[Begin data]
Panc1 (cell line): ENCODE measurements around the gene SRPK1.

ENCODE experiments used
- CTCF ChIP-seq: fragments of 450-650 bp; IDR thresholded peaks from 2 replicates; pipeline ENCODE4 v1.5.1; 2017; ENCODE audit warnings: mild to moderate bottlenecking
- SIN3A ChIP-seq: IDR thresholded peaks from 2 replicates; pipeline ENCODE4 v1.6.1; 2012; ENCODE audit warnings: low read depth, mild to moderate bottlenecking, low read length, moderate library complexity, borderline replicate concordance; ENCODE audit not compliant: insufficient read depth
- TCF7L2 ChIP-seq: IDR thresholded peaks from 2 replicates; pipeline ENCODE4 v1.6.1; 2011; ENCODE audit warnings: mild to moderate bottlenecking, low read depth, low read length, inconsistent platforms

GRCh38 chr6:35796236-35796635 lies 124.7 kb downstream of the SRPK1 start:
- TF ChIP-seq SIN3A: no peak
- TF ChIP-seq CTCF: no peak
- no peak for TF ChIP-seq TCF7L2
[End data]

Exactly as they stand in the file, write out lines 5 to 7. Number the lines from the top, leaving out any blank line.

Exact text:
- TCF7L2 ChIP-seq: IDR thresholded peaks from 2 replicates; pipeline ENCODE4 v1.6.1; 2011; ENCODE audit warnings: mild to moderate bottlenecking, low read depth, low read length, inconsistent platforms

GRCh38 chr6:35796236-35796635 lies 124.7 kb downstream of the SRPK1 start:
- TF ChIP-seq SIN3A: no peak